Yes it is possible to dual boot both Windows 10 and Ubuntu 16 on separate disks. Often times installing Windows 10 before installing Ubuntu is preferable because Windows is a little picky, but its issues can be resolved.
If you are certain you want to wipe the drive so you can install Windows 10, you may use "Disk Utility" found in Ubuntu or use the Windows Installation further on. In "Disk Utility" select the second hard drive, the one you wish to format and later be for Windows 10, Press Ctrl+F or right click and choose "Format Disk", to bring up a prompt labeled "Format Disk". Now of your choice of "Overwriting existing data with zeros" to make files non-recoverable or "Don't overwrite existing data (Quick)".
Before you installing Windows, you need to remove the primary HD so that Windows will not risk your primary HD. Assuming you know how to create an installation disk/usb for Windows 10, we'll continue with important installation steps for Windows 10. I'd recommend changing the disk partition table to GPT rather than MBR, for ease. Press Shift+F10 after when you choose "Install" for the time. This should open a command prompt. In the command prompt, type
diskpart. List the disks available with
list disk. The HHD should be listed with a number; select it with
select disk 0. If you haven't formatted/wiped the disk run
clean. To convert to gpt simply run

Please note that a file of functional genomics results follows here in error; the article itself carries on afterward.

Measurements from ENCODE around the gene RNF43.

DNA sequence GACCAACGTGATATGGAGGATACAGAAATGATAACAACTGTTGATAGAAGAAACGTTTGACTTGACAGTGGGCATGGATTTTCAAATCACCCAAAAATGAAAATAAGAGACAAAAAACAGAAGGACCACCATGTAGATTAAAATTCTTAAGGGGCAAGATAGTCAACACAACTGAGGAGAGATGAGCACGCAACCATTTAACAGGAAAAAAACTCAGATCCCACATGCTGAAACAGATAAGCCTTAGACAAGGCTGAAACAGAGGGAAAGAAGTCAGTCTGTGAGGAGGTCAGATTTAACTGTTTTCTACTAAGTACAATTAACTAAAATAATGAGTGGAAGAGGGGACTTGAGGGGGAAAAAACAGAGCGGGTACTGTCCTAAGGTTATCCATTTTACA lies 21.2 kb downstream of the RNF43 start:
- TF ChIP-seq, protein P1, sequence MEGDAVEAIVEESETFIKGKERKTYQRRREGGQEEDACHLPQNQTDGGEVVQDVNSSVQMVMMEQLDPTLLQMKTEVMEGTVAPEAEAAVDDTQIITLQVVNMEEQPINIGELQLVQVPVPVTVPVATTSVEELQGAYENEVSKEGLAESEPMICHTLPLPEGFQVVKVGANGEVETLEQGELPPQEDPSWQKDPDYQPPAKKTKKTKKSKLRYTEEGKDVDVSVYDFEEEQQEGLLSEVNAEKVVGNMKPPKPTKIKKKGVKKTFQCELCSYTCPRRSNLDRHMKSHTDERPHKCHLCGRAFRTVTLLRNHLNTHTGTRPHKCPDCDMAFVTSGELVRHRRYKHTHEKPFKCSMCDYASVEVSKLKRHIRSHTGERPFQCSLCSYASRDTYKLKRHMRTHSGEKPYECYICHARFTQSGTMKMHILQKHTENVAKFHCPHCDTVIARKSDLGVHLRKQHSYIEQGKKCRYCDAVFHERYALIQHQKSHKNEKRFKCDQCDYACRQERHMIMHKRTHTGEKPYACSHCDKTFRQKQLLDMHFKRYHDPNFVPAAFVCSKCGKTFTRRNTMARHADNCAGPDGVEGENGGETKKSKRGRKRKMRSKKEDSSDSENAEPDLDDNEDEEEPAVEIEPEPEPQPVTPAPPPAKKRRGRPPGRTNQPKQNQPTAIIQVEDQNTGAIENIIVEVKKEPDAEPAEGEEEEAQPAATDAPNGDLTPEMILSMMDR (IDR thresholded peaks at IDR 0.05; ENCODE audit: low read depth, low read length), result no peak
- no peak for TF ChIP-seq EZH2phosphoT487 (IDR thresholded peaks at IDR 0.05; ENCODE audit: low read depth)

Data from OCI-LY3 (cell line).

convert gpt. Then finally,
exit again. Continue with installation. When confronted with the partitions allow Windows to do your work.
After you install Windows 10 re-install the primary HD (the SSD). In BIOS after doing so, you may have to change the boot order to the partitions such that the SSD is primary.
You should be able to access your grub; however, Windows may not be showing. So you would likely need to go back to Ubuntu where you would do the following steps (as found on this post in AskUbuntu):
Boot Ubuntu and mount your Windows partition (simply open the disk on Nautilus)
Run the following on the command line (Ctrl+Alt+T):
If your Windows installation was found, you can run:
Note that step 2 is just for your convenience. You could just mount
the Windows 7 partition and then run
After that point, Windows in theory should show up in grub whenever you boot your computer, as well as Ubuntu.
I recommend being knowledgeable about partitioning. You do not want to mess up. This little guide was simple and quick, but it is always better to research by yourself before you start doing anything. If anything goes wrong, stop, and start researching the issue so you don't mess up.